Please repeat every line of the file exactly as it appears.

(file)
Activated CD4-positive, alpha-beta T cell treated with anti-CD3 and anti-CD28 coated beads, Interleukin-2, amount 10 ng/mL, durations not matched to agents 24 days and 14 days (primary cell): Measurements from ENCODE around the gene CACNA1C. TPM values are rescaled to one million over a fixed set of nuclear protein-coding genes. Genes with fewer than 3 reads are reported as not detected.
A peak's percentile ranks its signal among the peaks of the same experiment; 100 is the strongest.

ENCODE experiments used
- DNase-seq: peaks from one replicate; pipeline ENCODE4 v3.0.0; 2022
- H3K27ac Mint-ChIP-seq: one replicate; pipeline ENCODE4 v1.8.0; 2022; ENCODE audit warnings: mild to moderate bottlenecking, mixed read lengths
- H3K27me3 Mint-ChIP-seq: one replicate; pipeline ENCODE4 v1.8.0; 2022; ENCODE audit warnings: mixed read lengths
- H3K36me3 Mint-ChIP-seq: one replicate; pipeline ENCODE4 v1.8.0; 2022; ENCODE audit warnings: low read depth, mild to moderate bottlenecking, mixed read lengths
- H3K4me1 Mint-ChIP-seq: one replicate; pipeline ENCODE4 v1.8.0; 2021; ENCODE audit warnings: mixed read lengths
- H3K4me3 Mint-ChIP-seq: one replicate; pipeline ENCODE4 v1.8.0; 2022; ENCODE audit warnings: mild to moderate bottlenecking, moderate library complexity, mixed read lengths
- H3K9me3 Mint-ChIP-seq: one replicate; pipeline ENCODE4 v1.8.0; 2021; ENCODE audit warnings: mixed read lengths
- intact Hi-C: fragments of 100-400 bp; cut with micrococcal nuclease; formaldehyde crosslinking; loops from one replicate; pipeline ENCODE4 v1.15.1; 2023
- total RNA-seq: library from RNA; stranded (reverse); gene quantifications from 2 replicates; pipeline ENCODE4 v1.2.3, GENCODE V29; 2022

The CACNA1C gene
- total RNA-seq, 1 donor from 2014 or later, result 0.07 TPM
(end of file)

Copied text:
Activated CD4-positive, alpha-beta T cell treated with anti-CD3 and anti-CD28 coated beads, Interleukin-2, amount 10 ng/mL, durations not matched to agents 24 days and 14 days (primary cell): Measurements from ENCODE around the gene CACNA1C. TPM values are rescaled to one million over a fixed set of nuclear protein-coding genes. Genes with fewer than 3 reads are reported as not detected.
A peak's percentile ranks its signal among the peaks of the same experiment; 100 is the strongest.

ENCODE experiments used
- DNase-seq: peaks from one replicate; pipeline ENCODE4 v3.0.0; 2022
- H3K27ac Mint-ChIP-seq: one replicate; pipeline ENCODE4 v1.8.0; 2022; ENCODE audit warnings: mild to moderate bottlenecking, mixed read lengths
- H3K27me3 Mint-ChIP-seq: one replicate; pipeline ENCODE4 v1.8.0; 2022; ENCODE audit warnings: mixed read lengths
- H3K36me3 Mint-ChIP-seq: one replicate; pipeline ENCODE4 v1.8.0; 2022; ENCODE audit warnings: low read depth, mild to moderate bottlenecking, mixed read lengths
- H3K4me1 Mint-ChIP-seq: one replicate; pipeline ENCODE4 v1.8.0; 2021; ENCODE audit warnings: mixed read lengths
- H3K4me3 Mint-ChIP-seq: one replicate; pipeline ENCODE4 v1.8.0; 2022; ENCODE audit warnings: mild to moderate bottlenecking, moderate library complexity, mixed read lengths
- H3K9me3 Mint-ChIP-seq: one replicate; pipeline ENCODE4 v1.8.0; 2021; ENCODE audit warnings: mixed read lengths
- intact Hi-C: fragments of 100-400 bp; cut with micrococcal nuclease; formaldehyde crosslinking; loops from one replicate; pipeline ENCODE4 v1.15.1; 2023
- total RNA-seq: library from RNA; stranded (reverse); gene quantifications from 2 replicates; pipeline ENCODE4 v1.2.3, GENCODE V29; 2022

The CACNA1C gene
- total RNA-seq, 1 donor from 2014 or later, result 0.07 TPM